The inventors have found that the liquid leaking out of foods is absorbed by the matrix of aligned and/or non-aligned fibers. It was found that not only the liquid, but also unpleasant odors are absorbed. It is thought that the meat juice forms a lactate with the alkaline or alkaline earth metal carbonate. Lactate is known to act as a preservative and acid buffer in foods.
 According to the invention, the meat is stored in the presence of an alkaline and/or alkaline earth metal carbonate. The alkaline and/or alkaline earth metal carbonate can be selected from carbonates and/or hydrogen carbonates of Na, K, Rb, Cs, Li, Mg, Ca, Ba, Sr and any desired mixtures thereof. Particularly preferred are sodium carbonate, sodium hydrogen carbonate, calcium carbonate, and/or calcium hydrogen carbonate. The carbonates may optionally be mixed with other substances suitable for use in foods, which for example affect the diffusion capacity and/or moisture sensitivity of the carbonates.
 In carrying out the method, it has been found that the carbonate is advantageously used in particle form. The particle size of the carbonate should be selected in such a way that the particles can be processed in facilities for the production of web materials (layers) of fibers, which serve as a matrix, and are maintained in such a material. Carbonates with a grain size of between 100 and 800 μm have proven to be quite suitable.
 A fabric of aligned and/or non-aligned fibers is preferably used as a matrix. A layer of fiber fill deposited in an air stream, for example cellulose fibers or synthetic fibers, has been found to be highly suitable as a matrix. The particulate carbonate can be added in a continuous process during production of this material. The particulate carbonate is loosely held in place by the fibers; it is assumed that further bonding between the fibers and carbonate does not take place.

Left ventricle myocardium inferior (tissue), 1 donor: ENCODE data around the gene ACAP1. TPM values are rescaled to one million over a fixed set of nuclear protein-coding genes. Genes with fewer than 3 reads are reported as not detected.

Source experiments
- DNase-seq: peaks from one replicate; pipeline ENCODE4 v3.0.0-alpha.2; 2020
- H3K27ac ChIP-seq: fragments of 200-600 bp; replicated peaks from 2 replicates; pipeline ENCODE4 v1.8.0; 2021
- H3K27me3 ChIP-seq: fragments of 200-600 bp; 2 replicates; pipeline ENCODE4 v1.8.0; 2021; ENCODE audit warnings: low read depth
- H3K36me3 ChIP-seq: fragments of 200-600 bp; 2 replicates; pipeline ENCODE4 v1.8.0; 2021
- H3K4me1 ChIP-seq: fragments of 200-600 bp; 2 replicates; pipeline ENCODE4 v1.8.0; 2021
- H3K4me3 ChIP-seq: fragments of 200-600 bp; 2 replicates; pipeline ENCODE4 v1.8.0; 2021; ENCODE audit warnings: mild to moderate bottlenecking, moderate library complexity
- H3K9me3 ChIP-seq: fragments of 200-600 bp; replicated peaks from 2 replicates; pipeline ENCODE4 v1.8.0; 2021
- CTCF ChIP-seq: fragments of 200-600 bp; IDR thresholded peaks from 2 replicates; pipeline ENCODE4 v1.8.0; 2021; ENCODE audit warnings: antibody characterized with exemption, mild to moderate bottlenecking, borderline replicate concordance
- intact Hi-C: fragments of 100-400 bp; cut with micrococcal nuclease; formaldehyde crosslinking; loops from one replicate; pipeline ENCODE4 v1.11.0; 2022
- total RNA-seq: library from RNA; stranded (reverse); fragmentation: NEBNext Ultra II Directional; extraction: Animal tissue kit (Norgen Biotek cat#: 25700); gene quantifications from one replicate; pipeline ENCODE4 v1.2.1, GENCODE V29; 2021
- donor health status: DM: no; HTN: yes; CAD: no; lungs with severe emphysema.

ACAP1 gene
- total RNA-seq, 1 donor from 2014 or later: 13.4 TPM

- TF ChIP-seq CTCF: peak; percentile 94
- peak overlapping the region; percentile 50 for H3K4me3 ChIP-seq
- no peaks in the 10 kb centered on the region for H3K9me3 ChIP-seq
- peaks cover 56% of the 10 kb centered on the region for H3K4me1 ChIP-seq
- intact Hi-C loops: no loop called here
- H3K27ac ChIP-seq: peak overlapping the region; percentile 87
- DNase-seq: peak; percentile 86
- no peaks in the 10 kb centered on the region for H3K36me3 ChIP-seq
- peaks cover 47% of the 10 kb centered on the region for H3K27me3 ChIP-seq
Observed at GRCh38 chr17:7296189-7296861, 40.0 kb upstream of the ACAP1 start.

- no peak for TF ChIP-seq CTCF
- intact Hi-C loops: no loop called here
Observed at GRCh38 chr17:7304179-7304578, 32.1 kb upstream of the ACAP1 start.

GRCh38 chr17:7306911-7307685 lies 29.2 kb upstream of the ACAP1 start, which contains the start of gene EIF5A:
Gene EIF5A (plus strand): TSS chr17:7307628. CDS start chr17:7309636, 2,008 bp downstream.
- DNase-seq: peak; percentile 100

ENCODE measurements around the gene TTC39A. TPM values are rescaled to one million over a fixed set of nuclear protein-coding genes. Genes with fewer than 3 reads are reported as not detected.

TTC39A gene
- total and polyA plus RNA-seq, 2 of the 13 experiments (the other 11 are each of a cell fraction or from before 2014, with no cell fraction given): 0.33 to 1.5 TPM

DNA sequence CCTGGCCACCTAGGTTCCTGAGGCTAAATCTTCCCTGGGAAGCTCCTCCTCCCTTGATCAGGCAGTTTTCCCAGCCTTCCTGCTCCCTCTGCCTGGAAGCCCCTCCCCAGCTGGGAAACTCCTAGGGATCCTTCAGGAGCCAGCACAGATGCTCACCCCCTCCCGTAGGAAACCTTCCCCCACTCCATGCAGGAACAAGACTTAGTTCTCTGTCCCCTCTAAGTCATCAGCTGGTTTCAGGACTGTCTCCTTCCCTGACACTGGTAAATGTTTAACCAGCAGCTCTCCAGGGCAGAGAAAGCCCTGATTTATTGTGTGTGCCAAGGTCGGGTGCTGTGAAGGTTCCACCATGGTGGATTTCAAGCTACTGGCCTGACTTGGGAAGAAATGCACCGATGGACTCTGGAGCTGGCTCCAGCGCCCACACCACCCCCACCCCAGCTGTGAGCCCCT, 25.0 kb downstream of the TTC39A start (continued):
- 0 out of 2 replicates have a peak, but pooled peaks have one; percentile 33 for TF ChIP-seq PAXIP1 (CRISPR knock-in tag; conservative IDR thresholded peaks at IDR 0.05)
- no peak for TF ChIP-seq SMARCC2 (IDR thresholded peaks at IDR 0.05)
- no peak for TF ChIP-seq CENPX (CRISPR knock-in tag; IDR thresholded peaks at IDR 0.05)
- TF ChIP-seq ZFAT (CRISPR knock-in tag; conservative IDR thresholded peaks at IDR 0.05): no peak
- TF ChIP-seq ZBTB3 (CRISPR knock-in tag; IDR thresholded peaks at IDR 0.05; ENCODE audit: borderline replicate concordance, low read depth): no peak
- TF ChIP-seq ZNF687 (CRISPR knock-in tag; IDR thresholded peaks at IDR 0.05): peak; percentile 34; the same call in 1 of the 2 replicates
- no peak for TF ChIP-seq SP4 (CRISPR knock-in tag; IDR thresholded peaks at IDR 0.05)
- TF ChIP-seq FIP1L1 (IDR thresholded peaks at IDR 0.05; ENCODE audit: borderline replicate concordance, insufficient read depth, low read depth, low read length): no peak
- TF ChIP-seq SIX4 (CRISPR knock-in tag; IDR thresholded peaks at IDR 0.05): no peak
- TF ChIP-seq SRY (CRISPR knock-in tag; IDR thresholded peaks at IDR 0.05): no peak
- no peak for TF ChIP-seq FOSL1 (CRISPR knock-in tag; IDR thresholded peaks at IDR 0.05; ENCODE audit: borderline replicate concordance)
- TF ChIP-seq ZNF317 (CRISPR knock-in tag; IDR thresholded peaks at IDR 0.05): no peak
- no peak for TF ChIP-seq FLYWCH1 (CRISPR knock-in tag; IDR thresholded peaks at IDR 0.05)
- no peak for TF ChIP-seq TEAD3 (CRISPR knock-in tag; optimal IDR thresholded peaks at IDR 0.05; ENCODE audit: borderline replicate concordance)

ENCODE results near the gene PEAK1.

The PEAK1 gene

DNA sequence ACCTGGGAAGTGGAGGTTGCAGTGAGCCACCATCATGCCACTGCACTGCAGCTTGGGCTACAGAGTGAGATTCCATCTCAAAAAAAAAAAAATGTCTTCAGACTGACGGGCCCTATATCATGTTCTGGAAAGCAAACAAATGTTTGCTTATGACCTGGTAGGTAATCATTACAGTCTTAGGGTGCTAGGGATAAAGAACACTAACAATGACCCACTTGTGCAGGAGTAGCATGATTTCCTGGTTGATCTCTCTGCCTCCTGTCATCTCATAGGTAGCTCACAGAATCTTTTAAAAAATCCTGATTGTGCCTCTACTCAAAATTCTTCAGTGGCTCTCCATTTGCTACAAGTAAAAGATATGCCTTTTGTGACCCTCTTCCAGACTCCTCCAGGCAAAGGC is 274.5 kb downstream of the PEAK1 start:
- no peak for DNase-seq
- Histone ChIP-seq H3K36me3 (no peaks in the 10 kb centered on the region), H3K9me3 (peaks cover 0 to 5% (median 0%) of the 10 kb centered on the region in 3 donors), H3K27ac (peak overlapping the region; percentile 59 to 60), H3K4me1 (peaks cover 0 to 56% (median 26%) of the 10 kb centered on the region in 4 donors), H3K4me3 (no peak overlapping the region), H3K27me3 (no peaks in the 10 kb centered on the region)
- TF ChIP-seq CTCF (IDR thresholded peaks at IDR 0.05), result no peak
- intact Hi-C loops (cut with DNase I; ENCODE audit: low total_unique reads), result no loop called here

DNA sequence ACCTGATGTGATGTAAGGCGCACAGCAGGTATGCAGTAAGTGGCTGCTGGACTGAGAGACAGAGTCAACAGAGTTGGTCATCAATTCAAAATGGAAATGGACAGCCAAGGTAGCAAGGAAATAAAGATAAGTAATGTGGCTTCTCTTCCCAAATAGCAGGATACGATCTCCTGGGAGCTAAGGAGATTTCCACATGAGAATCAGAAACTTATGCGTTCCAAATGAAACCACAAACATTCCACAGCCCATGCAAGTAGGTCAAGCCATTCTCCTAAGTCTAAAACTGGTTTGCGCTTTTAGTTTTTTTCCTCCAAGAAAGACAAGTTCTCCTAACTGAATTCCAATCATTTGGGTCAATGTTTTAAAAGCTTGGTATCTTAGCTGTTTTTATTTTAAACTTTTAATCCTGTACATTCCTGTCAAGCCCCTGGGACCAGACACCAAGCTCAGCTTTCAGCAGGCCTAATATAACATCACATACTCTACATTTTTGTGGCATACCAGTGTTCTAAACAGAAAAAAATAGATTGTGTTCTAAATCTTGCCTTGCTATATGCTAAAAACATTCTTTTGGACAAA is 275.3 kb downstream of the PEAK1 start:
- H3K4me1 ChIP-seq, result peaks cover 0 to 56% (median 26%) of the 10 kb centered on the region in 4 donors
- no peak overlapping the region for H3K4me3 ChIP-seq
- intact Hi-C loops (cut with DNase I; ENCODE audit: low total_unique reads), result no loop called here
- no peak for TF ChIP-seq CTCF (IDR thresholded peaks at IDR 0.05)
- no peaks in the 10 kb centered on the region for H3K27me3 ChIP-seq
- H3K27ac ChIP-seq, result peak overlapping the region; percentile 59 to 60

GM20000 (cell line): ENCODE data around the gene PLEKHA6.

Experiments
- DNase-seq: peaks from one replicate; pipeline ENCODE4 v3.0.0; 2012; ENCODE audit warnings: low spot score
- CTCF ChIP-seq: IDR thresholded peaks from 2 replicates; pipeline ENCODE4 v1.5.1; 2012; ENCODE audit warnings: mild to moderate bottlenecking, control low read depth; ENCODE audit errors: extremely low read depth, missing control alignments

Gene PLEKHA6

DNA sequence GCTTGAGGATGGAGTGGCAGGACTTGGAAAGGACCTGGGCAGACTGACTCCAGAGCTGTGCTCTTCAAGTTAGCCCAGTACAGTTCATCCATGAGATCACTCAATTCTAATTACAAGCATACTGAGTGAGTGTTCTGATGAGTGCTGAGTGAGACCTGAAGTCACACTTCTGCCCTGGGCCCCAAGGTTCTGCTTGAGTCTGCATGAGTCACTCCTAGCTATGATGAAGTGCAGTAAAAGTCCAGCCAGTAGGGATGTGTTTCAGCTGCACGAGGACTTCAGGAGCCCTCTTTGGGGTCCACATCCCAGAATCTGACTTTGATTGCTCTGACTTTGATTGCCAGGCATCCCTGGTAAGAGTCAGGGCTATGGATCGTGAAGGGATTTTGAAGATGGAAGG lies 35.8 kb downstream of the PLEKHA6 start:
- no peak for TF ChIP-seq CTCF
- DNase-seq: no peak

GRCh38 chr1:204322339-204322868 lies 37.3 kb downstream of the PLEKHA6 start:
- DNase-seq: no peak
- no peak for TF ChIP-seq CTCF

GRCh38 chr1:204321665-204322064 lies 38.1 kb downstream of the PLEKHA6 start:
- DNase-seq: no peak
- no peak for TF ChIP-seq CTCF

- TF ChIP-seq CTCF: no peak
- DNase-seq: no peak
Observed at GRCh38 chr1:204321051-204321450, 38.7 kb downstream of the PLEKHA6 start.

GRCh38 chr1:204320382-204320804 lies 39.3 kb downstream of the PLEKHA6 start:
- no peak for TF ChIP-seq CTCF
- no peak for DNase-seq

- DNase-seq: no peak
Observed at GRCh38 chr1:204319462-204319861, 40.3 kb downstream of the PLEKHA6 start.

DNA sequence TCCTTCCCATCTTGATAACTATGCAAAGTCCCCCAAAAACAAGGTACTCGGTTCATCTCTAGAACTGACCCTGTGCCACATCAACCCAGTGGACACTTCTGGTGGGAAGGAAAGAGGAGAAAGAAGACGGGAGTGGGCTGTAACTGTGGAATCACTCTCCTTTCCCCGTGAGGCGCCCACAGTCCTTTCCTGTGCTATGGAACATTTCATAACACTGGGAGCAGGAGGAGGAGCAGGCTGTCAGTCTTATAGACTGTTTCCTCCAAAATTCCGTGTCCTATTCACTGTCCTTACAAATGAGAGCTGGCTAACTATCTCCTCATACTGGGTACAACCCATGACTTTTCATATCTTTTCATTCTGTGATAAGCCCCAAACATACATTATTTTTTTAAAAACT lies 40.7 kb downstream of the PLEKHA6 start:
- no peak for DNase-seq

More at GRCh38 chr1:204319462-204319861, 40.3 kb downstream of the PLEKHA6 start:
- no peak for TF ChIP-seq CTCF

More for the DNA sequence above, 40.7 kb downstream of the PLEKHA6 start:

However, it is also possible to spray the fibers with a solution or suspension of carbonate, after which the solvent is removed.
 If the fiber matrix is in the form of a fabric material, the carbonate is preferably used in an amount of 10 to 200 g/m2, and particularly 20 to 100 g/m2.
 The mass per unit area of the fiber material used according to the invention with embedded alkaline and/or alkaline earth metal carbonate can be from 100 to 800 g/m2.
 In order to carry out the method according to the invention, the meat and the carbonate embedded in a matrix are preferably placed in a chamber, the chamber is closed, and the meat is stored under specified conditions, e.g. moisture content and temperature, until the meat has been aged to the desired extent. The chamber can be sealed in an air-tight manner. The chamber can be a food package known from the prior art such as a baglike package or a suitable food container, which should preferably be weldable, or a package composed of a shell and an outer packaging such as a bag and/or a film. In a possible embodiment, the package is vacuumed and then welded shut (sealed).